D. A. Carson's helpful advice for people who lead in public prayer:
Some people think this advice distinctly corrupt. It smells too much of public relations, of concern for public image. After all, whether we are praying in private or in public, we are praying to God: Surely he is the one we should be thinking about, no one else.
This objection misses the point. Certainly if we must choose between trying to please God in prayer, and trying to please our fellow creatures, we must unhesitatingly opt for the former. But that is not the issue. It is not a question of pleasing our human hearers, but of instructing them and edifying them.
The ultimate sanction for this approach is none less than Jesus himself. At the tomb of Lazarus, after the stone has been removed, Jesus looks to heaven and prays, “Father, I thank you that you have heard me. I knew that you always hear me, but I said this for the benefit of the people standing here, that they may believe that you sent me” (John 11:41-42). Here, then, is a prayer of Jesus himself that is shaped in part by his awareness of what his human hearers need to hear.
The point is that although public prayer is addressed to God, it is addressed to God while others are overhearing it. Of course, if the one who is praying is more concerned to impress these human hearers than to pray to God, then rank hypocrisy takes over. That is why Jesus so roundly condemns much of the public praying of his day and insists on the primacy of private prayer (Matt. 6:5-8). But that does not mean that there is no place at all for public prayer. Rather, it means that public prayer ought to be the overflow of one’s private praying. And then, judging by the example of Jesus at the tomb of Lazarus, there is ample reason to reflect on just what my prayer, rightly directed to God, is saying to the people who hear me.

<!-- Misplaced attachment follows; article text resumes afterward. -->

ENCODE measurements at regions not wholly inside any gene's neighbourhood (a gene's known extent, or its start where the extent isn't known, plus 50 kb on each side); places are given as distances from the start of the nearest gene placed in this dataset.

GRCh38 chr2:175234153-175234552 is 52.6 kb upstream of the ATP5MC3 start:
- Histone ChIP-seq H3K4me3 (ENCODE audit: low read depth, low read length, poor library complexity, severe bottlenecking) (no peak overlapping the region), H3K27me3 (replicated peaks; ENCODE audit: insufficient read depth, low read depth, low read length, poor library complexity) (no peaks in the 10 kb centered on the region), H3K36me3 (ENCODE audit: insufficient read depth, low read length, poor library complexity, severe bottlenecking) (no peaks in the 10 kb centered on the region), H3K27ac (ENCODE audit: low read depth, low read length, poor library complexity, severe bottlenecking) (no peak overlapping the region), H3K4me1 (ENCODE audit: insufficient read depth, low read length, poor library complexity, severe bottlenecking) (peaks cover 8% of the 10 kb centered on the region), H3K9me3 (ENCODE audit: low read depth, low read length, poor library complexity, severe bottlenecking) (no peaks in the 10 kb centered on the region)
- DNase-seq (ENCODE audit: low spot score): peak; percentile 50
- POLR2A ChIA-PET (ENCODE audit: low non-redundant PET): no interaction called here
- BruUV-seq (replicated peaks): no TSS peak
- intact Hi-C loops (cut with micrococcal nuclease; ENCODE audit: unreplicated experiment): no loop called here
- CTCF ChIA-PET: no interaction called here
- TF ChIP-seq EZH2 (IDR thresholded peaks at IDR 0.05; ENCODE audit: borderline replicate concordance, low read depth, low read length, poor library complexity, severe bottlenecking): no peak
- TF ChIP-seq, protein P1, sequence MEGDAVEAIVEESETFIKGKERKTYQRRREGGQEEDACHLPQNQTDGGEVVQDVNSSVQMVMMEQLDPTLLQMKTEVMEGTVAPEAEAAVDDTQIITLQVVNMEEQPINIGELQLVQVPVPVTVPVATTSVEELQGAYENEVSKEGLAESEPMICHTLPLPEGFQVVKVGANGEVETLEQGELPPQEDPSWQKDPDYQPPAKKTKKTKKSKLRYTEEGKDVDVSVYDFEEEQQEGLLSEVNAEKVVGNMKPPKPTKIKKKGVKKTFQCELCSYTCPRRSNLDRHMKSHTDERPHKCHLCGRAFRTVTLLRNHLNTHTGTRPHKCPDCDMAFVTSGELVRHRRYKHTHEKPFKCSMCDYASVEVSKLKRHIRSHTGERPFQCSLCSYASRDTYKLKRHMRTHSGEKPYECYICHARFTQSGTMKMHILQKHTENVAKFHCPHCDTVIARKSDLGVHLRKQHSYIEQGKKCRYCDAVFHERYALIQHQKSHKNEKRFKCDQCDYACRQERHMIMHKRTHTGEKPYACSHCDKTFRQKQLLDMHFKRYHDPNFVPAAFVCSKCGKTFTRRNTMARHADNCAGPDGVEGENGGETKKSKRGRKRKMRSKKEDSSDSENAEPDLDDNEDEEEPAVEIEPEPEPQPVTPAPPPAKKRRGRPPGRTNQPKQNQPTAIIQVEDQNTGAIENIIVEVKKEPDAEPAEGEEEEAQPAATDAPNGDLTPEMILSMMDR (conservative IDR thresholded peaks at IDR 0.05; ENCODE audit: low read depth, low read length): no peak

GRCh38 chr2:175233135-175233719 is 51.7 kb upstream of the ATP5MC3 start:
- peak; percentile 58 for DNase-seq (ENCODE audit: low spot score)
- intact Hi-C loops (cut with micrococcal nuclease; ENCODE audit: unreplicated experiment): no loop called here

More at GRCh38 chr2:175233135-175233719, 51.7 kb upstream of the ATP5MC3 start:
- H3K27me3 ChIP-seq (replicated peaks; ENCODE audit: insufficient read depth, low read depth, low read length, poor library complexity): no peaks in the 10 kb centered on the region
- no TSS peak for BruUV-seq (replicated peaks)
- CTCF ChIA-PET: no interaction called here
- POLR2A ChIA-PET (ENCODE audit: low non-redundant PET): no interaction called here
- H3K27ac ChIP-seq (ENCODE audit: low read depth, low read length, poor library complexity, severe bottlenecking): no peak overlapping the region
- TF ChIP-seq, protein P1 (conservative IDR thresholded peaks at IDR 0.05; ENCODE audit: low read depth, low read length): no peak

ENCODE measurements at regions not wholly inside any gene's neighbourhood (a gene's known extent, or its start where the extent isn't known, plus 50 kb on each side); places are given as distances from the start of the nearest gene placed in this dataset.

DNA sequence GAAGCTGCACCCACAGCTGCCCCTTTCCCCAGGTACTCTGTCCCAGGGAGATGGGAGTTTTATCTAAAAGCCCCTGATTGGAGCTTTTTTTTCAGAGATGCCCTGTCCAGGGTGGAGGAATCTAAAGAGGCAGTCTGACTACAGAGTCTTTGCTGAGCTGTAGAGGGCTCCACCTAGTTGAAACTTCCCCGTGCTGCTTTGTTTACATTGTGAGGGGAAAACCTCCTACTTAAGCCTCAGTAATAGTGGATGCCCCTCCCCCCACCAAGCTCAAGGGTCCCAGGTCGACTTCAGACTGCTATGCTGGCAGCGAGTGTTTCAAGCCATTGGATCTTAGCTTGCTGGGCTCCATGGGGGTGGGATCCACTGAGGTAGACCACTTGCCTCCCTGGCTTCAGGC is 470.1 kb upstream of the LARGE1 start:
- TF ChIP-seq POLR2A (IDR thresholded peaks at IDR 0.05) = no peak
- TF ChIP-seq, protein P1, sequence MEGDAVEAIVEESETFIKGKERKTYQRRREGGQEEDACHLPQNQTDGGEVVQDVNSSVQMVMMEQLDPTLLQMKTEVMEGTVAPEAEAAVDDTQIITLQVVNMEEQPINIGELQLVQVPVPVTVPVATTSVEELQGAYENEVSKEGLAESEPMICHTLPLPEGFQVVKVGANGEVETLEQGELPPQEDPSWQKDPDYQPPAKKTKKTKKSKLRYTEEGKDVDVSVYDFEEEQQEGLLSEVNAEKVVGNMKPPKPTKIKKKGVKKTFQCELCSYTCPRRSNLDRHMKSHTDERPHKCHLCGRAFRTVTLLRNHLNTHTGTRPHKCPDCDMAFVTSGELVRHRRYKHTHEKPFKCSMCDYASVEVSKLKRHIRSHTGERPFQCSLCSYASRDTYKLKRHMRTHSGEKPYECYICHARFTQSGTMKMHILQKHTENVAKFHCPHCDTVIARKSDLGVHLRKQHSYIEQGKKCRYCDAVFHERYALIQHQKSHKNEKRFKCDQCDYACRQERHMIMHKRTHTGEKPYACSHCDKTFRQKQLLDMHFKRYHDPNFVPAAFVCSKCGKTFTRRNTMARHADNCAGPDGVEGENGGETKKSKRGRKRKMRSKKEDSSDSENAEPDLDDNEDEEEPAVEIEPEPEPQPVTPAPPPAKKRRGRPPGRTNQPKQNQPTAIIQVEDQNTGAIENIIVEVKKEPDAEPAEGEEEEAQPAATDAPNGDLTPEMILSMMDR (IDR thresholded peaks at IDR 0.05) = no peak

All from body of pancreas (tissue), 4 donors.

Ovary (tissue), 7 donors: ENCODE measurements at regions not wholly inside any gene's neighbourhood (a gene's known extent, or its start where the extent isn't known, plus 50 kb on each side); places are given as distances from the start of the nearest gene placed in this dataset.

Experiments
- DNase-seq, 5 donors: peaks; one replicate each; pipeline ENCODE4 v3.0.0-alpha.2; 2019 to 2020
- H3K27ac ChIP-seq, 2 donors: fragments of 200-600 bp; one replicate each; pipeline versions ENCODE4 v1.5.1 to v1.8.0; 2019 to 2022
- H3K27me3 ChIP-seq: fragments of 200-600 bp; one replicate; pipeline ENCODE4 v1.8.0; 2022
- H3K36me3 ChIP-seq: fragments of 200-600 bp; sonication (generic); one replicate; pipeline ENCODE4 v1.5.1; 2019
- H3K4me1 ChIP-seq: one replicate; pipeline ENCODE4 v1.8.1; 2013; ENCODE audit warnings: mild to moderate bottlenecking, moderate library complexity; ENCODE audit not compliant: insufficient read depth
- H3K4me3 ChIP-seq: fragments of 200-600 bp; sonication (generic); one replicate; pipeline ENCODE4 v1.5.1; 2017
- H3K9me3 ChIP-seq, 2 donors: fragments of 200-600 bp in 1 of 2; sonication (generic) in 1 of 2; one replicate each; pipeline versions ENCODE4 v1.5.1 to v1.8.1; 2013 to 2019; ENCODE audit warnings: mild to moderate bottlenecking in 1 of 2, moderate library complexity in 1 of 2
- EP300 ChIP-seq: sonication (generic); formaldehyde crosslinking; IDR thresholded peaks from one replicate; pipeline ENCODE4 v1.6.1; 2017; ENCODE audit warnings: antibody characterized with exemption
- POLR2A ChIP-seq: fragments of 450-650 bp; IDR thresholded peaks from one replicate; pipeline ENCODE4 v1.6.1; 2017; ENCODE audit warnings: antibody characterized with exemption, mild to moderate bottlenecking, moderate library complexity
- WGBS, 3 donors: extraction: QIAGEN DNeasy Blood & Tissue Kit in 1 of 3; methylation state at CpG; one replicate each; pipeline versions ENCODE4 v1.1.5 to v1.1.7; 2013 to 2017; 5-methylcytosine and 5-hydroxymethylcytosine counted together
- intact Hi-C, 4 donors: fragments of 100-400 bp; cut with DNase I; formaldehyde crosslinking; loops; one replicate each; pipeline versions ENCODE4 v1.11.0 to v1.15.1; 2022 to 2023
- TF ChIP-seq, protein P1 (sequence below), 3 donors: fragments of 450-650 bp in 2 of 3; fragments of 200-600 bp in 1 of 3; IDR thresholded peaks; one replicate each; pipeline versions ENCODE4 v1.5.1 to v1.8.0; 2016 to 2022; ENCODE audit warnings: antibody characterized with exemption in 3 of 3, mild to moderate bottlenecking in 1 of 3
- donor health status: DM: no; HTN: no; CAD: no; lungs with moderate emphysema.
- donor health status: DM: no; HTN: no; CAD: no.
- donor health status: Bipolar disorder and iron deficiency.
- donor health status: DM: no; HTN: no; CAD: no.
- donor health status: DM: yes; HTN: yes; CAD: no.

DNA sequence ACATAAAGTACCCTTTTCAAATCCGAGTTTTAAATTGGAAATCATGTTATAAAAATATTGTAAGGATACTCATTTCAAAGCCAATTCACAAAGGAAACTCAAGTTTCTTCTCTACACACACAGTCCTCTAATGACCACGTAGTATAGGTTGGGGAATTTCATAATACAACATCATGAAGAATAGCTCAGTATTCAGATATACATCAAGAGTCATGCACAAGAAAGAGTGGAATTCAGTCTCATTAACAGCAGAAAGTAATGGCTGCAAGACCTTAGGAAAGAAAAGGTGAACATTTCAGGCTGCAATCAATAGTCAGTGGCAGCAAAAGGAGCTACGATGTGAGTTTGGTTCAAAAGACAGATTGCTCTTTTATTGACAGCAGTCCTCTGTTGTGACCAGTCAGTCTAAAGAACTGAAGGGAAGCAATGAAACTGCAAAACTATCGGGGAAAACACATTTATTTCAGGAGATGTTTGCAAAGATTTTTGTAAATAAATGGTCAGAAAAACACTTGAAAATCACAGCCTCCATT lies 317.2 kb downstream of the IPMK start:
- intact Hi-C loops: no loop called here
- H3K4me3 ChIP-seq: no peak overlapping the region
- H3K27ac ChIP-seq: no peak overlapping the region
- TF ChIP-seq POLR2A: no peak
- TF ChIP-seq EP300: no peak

In brief, public praying is a pedagogical opportunity. It provides the one who is praying with an opportunity to instruct or encourage or edify all who hear the prayer. In liturgical churches, many of the prayers are well-crafted, but to some ears they lack spontaneity. In nonliturgical churches, many of the prayers are so predictable that they are scarcely any more spontaneous than written prayers, and most of them are not nearly as well-crafted. The answer to both situations is to provide more prayers that are carefully and freshly prepared. That does not necessarily mean writing them out verbatim (though that can be a good thing to do). At the least, it means thinking through in advance and in some detail just where the prayer is going, preparing, perhaps, some notes, and memorizing them.
Public praying is a responsibility as well as a privilege. In the last century, the great English preacher Charles Spurgeon did not mind sharing his pulpit: others sometimes preached in his home church even when he was present. But when he came to the “pastoral prayer,” if he was present, he reserved that part of the service for himself. This decision did not arise out of any priestly conviction that his prayers were more efficacious than those of others. Rather, it arose from his love for his people, his high view of prayer, his conviction that public praying should not only intercede with God but also instruct and edify and encourage the saints.
Many facets of Christian discipleship, not least prayer, are rather more effectively passed on by modeling than by formal teaching. Good praying is more easily caught than taught. If it is right to say that we should choose models from whom we can learn, then the obverse truth is that we ourselves become responsible to become models for others. So whether you are leading a service or family prayers, whether you are praying in a small-group Bible study or at a convention, work at your public prayers."